- Avoid conflict and stress: Other tank mates, even if those mates are docile, can threaten their territory and cause anxiety or aggression in male bettas. Especially other male betta fish cause the most aggression. If you want a betta to live long, keep it alone or with non-threatening animals like snails, shrimps, or bottom-dwellers that don’t resemble themselves (fish with long fins and bright colors)
- Acclimate your betta correctly: If you move your fish to a new tank or change the water, you must always acclimate it gradually to avoid unnecessary stress.
- Feed a nutritious diet: Like humans, fish need a varied and healthy diet to live long. Please don’t give it human food, but buy proper betta fish food from the pet store that the fish likes.
- Monitor their health: Regularly check in with your betta’s behavior and appearance. Look out for disease symptoms or old age signs, such as less activity and low appetite, which may indicate that they are near the end of their life.
- Keep it happy. Happier fish live longer. Create a tank environment worth living in: introduce live plants, upgrade to 10 gallons, and separate female bettas, and your bettas can live a long fish life.
These simple steps can help your betta live a long and healthy life.
Will Tap Water Kill Betta Fish?
Tap water can contain chemicals and pollutants that may harm bettas, even if it’s entirely safe for humans to drink. For example, chloramine does not evaporate from the water as chlorine does. Another pollutant is lead, mercury, and metals from pipes.
If a fish owner intends to use tap water as the source for their tank water, they should be cautious and let the water sit to make the chlorine evaporate, and use a water conditioner that removes the bad stuff. Also, they should take the extra step and test the water quality to ensure its safety, which includes measuring pH, ammonia, nitrate, oxygen, and more. When water measurements are perfect, you may assume the water is healthy for your betta. But if you want to avoid taking the chance, you can always buy betta-specific water from the aquarium store. It’s more expensive, but you don’t have to worry about the water quality.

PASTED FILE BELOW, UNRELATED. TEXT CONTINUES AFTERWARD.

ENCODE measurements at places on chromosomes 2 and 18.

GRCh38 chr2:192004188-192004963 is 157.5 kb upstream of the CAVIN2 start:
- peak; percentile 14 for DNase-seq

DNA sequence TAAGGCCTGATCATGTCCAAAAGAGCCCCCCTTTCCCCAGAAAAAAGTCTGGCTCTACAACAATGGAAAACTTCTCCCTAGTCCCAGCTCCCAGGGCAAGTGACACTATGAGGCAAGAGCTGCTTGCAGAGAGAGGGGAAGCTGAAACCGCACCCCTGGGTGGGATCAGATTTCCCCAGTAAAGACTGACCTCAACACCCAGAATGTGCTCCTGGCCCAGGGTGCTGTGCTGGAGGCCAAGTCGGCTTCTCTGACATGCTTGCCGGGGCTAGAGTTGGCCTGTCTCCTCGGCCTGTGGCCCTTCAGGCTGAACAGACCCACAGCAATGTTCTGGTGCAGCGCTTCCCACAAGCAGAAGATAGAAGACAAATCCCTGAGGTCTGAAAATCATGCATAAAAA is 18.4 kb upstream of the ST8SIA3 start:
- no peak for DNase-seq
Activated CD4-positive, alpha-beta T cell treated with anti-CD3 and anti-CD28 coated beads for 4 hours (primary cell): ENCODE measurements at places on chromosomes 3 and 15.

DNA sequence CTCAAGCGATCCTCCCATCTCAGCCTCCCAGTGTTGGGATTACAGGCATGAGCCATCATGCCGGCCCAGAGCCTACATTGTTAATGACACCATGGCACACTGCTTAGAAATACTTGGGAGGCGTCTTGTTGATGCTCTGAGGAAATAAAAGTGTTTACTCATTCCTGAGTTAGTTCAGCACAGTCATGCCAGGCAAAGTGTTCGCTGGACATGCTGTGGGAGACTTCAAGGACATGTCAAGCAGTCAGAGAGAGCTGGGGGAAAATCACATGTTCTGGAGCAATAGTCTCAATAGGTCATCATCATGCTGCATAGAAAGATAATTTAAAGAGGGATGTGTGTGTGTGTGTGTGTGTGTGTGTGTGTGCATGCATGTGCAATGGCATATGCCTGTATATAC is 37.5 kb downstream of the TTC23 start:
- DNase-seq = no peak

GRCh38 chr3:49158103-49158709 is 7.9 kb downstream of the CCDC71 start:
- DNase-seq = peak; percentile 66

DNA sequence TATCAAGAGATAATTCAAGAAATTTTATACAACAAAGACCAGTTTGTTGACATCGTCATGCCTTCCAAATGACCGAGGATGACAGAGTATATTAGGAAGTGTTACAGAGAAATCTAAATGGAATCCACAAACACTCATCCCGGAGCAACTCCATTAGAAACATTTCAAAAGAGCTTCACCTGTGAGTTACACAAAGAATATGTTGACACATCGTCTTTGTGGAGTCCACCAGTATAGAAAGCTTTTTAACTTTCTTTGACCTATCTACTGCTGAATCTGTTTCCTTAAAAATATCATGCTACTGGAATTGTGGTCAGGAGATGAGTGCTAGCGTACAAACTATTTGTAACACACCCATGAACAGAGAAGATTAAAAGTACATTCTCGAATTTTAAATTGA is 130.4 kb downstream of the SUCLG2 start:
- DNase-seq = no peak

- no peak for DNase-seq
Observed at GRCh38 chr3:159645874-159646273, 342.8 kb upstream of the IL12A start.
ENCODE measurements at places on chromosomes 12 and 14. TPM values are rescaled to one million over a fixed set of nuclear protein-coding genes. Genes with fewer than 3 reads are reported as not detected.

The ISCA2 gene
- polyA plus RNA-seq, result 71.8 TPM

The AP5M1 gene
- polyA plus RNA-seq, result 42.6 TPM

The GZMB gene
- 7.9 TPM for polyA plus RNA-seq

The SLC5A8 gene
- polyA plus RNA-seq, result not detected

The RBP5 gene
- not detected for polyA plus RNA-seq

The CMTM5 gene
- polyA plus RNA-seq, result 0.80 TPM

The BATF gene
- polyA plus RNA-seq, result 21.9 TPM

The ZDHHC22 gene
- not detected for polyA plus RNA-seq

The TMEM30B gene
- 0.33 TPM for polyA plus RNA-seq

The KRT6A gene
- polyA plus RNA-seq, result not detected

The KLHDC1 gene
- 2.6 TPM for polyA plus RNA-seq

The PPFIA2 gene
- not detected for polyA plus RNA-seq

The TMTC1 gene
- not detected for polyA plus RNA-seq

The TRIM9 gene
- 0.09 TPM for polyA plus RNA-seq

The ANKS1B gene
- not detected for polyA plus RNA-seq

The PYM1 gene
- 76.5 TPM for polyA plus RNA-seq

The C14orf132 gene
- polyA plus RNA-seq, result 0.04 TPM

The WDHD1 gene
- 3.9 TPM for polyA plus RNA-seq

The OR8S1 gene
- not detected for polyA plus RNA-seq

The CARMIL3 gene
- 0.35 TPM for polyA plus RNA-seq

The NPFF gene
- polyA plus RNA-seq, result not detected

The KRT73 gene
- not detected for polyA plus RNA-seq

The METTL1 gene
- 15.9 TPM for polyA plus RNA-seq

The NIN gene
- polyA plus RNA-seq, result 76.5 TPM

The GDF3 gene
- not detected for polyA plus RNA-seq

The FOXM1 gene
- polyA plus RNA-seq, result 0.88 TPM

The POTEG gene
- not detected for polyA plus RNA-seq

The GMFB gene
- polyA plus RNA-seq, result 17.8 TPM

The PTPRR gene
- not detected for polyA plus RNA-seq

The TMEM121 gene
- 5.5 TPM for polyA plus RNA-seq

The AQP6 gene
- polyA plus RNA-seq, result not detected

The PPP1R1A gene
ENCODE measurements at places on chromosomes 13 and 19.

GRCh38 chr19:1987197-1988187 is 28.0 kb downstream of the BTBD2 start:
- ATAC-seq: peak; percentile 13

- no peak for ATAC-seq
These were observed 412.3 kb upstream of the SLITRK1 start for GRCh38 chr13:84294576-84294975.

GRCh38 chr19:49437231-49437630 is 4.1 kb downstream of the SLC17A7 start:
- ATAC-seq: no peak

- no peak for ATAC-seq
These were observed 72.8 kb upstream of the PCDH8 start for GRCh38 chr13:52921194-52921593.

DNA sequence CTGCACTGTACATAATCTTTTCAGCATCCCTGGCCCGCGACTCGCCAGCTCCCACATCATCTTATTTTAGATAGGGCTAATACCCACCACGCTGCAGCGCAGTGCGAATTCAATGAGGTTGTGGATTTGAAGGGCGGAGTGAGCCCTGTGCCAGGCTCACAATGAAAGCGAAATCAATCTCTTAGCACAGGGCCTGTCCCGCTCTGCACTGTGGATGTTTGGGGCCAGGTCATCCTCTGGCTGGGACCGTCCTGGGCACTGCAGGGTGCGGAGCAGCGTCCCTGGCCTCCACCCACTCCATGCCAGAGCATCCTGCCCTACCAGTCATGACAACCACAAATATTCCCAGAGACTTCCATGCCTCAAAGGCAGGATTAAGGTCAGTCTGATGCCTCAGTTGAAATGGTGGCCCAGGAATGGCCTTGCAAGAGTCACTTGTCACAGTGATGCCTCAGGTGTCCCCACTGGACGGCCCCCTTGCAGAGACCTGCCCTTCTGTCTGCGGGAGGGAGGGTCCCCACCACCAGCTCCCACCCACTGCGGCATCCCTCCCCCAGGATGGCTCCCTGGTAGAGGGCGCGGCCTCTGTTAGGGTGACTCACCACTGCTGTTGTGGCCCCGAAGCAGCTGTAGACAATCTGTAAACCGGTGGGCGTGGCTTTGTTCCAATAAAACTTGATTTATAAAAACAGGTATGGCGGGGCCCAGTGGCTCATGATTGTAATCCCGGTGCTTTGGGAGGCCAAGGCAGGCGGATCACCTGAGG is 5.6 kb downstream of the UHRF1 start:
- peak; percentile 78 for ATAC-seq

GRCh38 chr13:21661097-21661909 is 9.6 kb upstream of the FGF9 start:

What Will Kill a Betta Fish?
If a betta dies, there can be a million possible causes. The most common ones are illness and poor water quality, and others are improper diet, stress from overcrowding, injuries from fighting, infections, toxins, harmful chemicals, and old age.
How to Humanely Kill a Dying Betta Fish
If your betta is suffering from an illness that it can’t recover from or is obviously at the end of its life and clearly in pain, a sympathetic owner may want to relieve it by ending its life and sending it to fish heaven.
The most humane way of killing a dying betta is through euthanasia solution. Here are two kind-hearted ways of departing with your betta by putting it out of its misery:
- Getting a euthanasia solution from your local aquarium store or veterinarian is the best way.
- Clove oil. Experts say this is a very effective way of euthanizing a betta because it slows down the fish’s breathing until it stops. It also has an anesthetic effect, making it calm and peaceful in its departure from this life.
- Baking soda. A less humane way of doing it, but still merciful, is baking soda or sodium bicarbonate. When you release baking soda in water, it releases CO2 and depletes the oxygen, causing the fish to suffocate.
Please have an expert or veterinarian administer and perform this procedure as they know what they are doing and minimize the risk of messing up and causing additional suffering.
It may be difficult to contemplate killing your pet, but it can also give you peace from the pain you feel seeing it suffer. Parting with your betta fish and doing it with the utmost care and love is the best you can do in your situation.